The first thing they need to do is if they have a loan against their Thrift Savings Plan (TSP) account, make sure it is paid off. If that is covered, now they have one of three options as long as they have $200 in their TSP account.
Keep It There
If they decide to keep their TSP in the account it will continue to grow in that account. They also pay a low expense ratio compared to most investment companies to maintain the account. It is currently $0.40 per $1,000 invested. However, they cannot contribute any more to TSP unless they obtain a government position that offers that option. For example, I’m currently a contractor with the Air Force but that doesn’t entitle me to have the benefits of TSP. Many GS positions have that benefit, you just have to make sure you check.
Move It To Another Retirement Account
They also have the option of putting their TSP holdings into a commercial Individual Retirement Account (IRA) where they can continue to contribute to it. This allows them to build the money over time with compounding interest. They have to be careful with which type of account they put it in since there are 2 main types of IRA’s, at least for this purpose. There is a traditional IRA that lets your investment grow tax-free until you decide to retire. There is also an IRA that you pay taxes on as you’re contributing to the account. Basically, you don’t pay taxes at retirement because you already paid them during your working years. I mention all of that to say; typically if you have a traditional TSP you would put it in a traditional IRA and if you have a Roth TSP you would typically put it in a Roth IRA. If you cross the two accounts it can have tax implications because they are taxed differently. There might be some cases where it would be advantageous to cross (roll-over) the accounts but generally, it wouldn’t benefit most people.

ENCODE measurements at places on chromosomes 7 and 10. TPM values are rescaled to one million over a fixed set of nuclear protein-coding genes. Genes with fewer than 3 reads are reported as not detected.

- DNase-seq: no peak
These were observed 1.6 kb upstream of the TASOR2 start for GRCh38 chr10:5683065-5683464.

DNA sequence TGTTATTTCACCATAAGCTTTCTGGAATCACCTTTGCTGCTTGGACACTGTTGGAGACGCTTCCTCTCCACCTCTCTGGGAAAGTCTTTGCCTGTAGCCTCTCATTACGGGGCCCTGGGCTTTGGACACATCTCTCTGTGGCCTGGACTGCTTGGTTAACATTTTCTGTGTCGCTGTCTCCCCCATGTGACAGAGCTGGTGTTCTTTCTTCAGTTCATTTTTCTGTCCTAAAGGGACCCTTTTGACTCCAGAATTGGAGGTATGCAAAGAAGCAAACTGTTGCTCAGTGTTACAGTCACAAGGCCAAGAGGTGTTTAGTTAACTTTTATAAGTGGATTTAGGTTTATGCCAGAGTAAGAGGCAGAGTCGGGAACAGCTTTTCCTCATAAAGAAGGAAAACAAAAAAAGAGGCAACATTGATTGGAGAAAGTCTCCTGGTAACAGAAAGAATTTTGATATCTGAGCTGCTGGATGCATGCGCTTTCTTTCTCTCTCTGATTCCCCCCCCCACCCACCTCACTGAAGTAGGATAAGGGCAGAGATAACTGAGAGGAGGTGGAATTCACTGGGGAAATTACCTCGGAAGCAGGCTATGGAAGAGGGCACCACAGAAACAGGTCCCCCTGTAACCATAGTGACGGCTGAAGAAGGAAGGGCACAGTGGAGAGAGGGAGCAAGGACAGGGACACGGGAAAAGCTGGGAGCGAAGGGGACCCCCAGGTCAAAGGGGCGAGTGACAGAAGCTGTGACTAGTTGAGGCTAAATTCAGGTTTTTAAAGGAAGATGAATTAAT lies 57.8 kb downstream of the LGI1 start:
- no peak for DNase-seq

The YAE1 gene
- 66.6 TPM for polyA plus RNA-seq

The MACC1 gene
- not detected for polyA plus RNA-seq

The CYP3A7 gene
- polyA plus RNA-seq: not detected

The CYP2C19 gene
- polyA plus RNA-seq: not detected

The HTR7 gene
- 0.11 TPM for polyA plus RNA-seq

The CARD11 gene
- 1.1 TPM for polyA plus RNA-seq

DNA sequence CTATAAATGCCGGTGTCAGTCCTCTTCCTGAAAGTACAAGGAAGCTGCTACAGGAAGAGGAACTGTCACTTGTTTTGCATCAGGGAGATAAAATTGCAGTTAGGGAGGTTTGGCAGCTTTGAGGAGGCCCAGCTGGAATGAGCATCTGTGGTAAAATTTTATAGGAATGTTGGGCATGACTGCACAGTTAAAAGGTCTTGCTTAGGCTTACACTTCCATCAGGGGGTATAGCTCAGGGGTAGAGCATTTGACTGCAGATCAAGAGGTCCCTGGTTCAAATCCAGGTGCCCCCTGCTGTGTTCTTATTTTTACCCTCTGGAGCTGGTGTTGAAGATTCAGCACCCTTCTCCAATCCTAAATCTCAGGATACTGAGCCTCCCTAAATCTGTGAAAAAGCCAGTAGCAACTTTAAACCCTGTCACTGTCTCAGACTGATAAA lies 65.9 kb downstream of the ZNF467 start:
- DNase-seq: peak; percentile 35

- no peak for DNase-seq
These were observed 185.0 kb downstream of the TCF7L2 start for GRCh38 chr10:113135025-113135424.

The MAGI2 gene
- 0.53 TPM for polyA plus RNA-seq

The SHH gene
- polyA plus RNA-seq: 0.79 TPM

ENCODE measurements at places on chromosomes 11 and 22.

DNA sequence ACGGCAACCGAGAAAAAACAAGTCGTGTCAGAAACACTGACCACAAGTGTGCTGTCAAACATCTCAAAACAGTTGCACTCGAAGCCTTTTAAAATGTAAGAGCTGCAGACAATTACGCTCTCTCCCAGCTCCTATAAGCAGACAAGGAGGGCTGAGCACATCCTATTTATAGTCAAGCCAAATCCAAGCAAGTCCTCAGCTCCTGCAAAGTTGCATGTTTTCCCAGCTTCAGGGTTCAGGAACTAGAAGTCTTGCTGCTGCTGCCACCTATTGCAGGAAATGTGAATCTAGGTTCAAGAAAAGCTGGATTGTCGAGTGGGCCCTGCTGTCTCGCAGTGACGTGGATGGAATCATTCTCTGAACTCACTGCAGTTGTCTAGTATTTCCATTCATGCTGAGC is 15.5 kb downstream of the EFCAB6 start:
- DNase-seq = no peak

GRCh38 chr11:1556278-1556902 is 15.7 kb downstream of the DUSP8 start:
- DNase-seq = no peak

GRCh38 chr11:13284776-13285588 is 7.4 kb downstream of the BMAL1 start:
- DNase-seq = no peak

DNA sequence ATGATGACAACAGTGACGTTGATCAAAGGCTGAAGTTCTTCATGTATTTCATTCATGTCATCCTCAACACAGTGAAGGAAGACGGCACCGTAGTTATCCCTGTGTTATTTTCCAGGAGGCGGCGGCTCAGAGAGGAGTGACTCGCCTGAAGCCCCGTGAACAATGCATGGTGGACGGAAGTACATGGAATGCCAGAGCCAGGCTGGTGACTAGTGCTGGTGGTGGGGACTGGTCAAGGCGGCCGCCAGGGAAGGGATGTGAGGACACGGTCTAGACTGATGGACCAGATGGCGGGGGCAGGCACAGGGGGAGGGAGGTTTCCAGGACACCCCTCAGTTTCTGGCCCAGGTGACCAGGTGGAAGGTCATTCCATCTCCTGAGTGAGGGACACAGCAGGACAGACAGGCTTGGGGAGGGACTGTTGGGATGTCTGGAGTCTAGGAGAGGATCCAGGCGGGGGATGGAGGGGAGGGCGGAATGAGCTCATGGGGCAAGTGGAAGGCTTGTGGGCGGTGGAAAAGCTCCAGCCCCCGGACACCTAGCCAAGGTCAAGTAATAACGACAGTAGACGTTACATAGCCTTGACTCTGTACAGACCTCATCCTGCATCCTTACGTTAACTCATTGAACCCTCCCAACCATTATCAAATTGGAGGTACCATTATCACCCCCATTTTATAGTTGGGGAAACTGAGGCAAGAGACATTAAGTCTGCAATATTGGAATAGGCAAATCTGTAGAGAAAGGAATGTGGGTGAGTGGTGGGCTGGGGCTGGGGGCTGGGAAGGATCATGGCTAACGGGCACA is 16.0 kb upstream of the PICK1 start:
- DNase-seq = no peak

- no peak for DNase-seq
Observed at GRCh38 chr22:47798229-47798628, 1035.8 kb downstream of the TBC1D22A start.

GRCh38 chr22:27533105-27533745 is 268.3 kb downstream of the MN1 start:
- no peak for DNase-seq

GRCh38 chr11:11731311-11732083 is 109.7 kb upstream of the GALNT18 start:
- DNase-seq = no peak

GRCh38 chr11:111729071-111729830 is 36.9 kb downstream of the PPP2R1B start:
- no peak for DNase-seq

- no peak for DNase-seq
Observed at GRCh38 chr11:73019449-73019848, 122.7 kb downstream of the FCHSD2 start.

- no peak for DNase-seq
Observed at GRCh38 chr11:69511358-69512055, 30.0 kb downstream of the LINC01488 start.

Take It Out Themselves
They could take it out themselves but your family would most likely pay taxes on the money on top of the 10% penalty they would receive when you take the money out before 59 ½ years old. There is a different type of account for items you want to buy before you retire. Also, if they do this, it can affect your family’s ability to save for retirement since their money is not building over time and they’re not gradually adding to it.
Ultimately, the choice is up to your family what is done with their TSP but consider more long term needs such as your family’s final retirement as opposed to short term needs you might have as your family is transitioning out of the military. It might be nice to put a down payment on a new car or house, however, look at the overall impact on your financial health to make the best decision for you and your family in your specific situation. If you’d like more information on your spouse transitioning out the military please read So Your Spouse is Getting Out of the Military… . Please comment below what is your biggest worry when transitioning back into the civilian world.